On July 17, 1888, John M. Atherton, the owner of the Athertonville Distillery, testified before a Congressional committee about the distilling industry and the bonding period for whiskey. There were several interesting questions and answers during this testimony and I thought these questions would be of interest today. 

The testimony starts with questions on how whiskey is made. Atherton describes the materials used and lists corn, rye and malt as the main grains and barrels as the other important material of the manufacture of whiskey. The following are some of the interesting questions about grain and barrels. 

Q. – Where do you buy your corn? 

A. – The corn used in Kentucky comes mainly from the west of the Ohio River. Very much of the corn used comes from the State of Kansas, and often from the State of Nebraska and from Illinois.

Q. – You do not go into the Chicago grain market or into any other central market to purchase? 

A. – No. We can not ship corn from Chicago to Louisville. It is too expensive. Our dealers in Louisville get it from interior points in the West and bring it directly to Louisville and Cincinnati.

Q. – Where does the rye come from? 

A. – From the West almost entirely; and the barley, too, from which the malt is made.

Q. – Do you get it as barley or as malt? 

A. – I do not believe there is a distillery in the State that malt their own grain; they buy it as malt. 

Q. – Where do they buy it generally? 

A. – Generally from Louisville and Chicago and points north of Chicago. As a rule there is very little barley grown in Kentucky. Some years ago in the bluegrass region there was some fine barley grown, out of which malt was made, but that is a very small part of the malt used in Kentucky by the distillers.

Q. – You have given us the articles which go into the manufacture of whisky. You also purchase barrels? 

A. – Barrels or the staves out of which barrels are made. Some distillers patronize the cooper shops where barrels are made for sale, and other distillers make their own barrels on their premises.

Q. – But in that case they buy the staves? 

A. – Yes, sir.

Q. – Where do the staves come from? 

A. – Almost entirely from Kentucky and Indiana.

This testimony gives us an interesting glimpse into the supplies used by Kentucky distilleries. It is interesting in how little has changed in the last 132 years. Distilleries are still getting most of their grain from what Atherton referred to as “out west” but the barrels are coming from a wider region that still includes Kentucky and Indiana, but also other States. Kentucky’s distilling industry has always played a huge role in the economies of other States. The testimony continues:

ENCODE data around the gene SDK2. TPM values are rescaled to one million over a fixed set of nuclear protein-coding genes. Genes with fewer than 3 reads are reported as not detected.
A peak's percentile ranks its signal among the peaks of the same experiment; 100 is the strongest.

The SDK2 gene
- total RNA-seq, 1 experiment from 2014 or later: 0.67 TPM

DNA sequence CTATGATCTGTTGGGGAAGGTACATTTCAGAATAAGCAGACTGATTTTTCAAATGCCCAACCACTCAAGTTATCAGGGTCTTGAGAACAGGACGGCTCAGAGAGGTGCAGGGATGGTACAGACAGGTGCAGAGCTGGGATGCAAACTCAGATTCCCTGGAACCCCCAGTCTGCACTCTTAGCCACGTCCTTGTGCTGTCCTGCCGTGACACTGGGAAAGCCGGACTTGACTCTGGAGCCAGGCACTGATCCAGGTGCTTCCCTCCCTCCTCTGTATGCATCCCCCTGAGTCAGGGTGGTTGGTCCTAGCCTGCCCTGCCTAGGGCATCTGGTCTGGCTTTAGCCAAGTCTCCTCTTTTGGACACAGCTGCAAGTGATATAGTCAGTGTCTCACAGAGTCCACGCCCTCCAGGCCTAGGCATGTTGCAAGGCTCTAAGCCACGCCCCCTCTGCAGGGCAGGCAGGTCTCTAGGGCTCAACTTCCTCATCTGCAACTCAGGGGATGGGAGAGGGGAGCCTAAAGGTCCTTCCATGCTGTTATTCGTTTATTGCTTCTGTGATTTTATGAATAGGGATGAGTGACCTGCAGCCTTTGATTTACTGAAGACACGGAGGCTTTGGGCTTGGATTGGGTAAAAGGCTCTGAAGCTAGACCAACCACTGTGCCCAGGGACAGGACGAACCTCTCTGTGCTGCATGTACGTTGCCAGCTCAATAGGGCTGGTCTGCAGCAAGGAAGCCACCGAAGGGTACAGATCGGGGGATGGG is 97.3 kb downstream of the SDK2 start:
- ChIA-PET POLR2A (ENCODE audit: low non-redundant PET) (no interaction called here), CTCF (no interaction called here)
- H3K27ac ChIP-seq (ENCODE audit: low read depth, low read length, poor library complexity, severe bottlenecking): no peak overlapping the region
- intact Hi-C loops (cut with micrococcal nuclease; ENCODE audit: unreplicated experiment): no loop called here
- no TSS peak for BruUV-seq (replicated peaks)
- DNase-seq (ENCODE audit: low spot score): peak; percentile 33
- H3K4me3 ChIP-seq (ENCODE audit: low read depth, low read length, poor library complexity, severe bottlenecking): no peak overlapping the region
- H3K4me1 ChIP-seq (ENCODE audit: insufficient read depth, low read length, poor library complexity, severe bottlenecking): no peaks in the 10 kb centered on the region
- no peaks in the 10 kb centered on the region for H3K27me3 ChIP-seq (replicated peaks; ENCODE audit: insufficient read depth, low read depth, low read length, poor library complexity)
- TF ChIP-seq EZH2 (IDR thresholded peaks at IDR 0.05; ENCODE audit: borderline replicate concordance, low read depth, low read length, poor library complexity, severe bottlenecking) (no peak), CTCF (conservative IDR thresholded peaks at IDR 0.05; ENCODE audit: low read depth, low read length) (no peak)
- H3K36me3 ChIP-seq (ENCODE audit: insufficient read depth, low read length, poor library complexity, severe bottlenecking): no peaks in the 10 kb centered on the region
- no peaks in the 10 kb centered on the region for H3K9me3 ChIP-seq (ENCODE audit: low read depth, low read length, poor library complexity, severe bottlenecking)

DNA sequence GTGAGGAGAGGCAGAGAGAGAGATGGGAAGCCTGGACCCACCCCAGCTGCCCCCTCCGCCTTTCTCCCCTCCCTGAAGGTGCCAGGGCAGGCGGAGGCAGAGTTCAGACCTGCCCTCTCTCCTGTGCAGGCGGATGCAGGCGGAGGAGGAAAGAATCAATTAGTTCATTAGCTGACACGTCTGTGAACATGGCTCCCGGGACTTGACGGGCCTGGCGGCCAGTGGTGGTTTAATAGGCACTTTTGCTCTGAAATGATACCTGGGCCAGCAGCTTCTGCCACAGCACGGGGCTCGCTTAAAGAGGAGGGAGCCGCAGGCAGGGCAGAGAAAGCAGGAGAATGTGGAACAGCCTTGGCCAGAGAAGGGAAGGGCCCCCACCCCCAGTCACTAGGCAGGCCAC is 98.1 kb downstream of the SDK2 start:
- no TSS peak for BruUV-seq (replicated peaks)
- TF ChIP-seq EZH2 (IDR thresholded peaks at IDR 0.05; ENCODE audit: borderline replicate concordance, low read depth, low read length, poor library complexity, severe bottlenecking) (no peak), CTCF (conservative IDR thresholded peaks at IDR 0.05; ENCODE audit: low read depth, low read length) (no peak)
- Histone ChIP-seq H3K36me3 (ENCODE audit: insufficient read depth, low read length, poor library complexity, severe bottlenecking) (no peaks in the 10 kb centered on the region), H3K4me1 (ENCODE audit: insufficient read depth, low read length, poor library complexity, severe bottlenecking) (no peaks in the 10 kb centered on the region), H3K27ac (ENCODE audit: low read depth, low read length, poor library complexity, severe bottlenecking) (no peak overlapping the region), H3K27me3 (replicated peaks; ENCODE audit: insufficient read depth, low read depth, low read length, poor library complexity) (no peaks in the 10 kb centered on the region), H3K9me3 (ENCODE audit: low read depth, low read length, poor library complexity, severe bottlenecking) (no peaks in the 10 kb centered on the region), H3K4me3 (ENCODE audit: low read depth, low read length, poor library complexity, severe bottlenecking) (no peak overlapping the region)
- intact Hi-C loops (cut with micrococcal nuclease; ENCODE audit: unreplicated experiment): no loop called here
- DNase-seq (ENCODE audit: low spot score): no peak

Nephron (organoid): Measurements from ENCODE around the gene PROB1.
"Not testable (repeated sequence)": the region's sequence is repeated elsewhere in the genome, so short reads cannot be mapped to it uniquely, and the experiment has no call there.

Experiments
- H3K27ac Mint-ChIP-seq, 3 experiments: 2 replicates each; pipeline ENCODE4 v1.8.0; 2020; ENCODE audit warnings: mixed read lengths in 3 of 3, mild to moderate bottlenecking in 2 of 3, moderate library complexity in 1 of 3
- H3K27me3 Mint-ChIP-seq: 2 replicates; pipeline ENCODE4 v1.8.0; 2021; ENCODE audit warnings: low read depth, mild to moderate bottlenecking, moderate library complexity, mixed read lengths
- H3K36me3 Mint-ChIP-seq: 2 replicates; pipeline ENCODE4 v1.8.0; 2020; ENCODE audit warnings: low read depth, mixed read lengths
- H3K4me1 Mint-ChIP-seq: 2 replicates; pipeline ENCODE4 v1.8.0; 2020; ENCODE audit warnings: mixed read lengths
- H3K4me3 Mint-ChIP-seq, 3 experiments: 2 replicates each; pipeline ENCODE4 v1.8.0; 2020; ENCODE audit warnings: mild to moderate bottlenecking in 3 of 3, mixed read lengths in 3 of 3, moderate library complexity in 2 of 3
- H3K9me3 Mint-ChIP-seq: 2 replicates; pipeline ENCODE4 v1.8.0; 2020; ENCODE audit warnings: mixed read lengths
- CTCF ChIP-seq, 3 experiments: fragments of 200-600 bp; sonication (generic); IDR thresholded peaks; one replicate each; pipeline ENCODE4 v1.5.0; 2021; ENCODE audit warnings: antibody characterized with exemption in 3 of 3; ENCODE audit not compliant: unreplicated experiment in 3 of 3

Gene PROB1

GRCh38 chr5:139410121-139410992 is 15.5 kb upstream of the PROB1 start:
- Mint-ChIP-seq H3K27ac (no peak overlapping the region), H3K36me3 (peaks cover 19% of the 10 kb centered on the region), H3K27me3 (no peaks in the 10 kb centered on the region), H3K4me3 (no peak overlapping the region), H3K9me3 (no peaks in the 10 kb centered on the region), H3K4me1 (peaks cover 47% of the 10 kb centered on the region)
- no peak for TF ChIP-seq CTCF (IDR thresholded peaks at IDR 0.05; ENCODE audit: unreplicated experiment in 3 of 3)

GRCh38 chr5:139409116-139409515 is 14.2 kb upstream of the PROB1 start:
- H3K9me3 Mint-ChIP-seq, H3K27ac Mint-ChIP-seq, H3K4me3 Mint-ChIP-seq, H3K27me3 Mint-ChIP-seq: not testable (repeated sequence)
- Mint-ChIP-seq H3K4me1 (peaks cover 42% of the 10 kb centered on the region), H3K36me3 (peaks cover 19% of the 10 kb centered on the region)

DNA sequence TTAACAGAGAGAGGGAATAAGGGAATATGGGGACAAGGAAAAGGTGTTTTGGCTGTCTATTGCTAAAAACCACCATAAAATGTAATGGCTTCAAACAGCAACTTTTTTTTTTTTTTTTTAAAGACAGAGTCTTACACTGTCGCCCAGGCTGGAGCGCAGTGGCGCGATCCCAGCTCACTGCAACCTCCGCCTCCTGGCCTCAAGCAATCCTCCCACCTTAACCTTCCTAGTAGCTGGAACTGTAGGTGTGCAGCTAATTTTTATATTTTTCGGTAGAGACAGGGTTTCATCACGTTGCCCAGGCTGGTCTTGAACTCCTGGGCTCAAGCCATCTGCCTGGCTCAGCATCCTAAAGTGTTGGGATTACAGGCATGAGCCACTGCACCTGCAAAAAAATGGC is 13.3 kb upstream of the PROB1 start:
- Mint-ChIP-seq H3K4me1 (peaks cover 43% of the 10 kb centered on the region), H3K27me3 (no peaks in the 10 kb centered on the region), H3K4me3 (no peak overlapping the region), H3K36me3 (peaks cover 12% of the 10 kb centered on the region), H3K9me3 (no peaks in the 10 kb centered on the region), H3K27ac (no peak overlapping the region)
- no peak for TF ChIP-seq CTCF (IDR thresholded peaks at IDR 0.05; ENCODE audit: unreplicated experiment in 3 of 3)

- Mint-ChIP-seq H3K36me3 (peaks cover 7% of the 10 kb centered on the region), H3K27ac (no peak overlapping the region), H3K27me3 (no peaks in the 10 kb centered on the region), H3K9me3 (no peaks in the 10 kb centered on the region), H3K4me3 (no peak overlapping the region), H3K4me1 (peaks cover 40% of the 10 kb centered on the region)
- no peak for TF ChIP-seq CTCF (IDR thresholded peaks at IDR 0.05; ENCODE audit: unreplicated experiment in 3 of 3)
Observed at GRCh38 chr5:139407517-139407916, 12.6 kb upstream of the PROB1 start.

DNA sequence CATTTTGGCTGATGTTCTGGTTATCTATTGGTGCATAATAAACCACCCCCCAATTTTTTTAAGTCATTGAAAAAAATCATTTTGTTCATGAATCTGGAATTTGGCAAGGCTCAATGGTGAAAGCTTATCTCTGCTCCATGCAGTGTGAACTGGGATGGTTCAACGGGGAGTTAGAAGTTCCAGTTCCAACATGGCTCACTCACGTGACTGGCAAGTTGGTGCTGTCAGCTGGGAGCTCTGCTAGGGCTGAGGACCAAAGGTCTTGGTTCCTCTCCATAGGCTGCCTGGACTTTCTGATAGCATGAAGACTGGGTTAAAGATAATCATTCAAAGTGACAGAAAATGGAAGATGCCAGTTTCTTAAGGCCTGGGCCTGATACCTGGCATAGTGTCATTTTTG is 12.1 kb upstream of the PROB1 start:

Q. Is there a difference between the process or the materials used in whisky which is called Kentucky whisky and the other class of whisky? 

A. – Yes, sir; there is a difference in the combination of the materials used. I may say here also that there is quite a good deal of whiskey made in Pennsylvania. There it is made of rye; there is very little Bourbon made in that state. There is some rye whisky made in Maryland. In the fine whiskies made for aging, more rye and malt are used, because its value when aged is a matter of as much consequence as the yield; while the distilleries that make cologne spirits and alcohol want yield principally, and the flavor cuts no part in the product. The result is that we use as a rule in Kentucky in our Bourbon whisky I presume 30 percent small grain. By small grain I mean rye and malt. We use 70% corn. North of the river they use the smallest percentage of rye and malt that will establish and maintain a fermentation, without reference to the effect it will leave on the quality of the whiskey when it is aged. 

This question shows that the distillers of Bourbon were more interested in flavor than yield. Atherton goes on to discuss some of the firms that he says are not making what is being called “fine whisky made for aging”. He states that these distillers are making what they consider a “pure product” but their market is not a fine aged whiskey. I find this testimony by John M. Atherton very enlightening as to what the business was like in the 1880s. There is much more testimony than I have transcribed here, including some of Atherton’s answers, so those who want to learn more can find his full testimony in the Congressional Record of this date.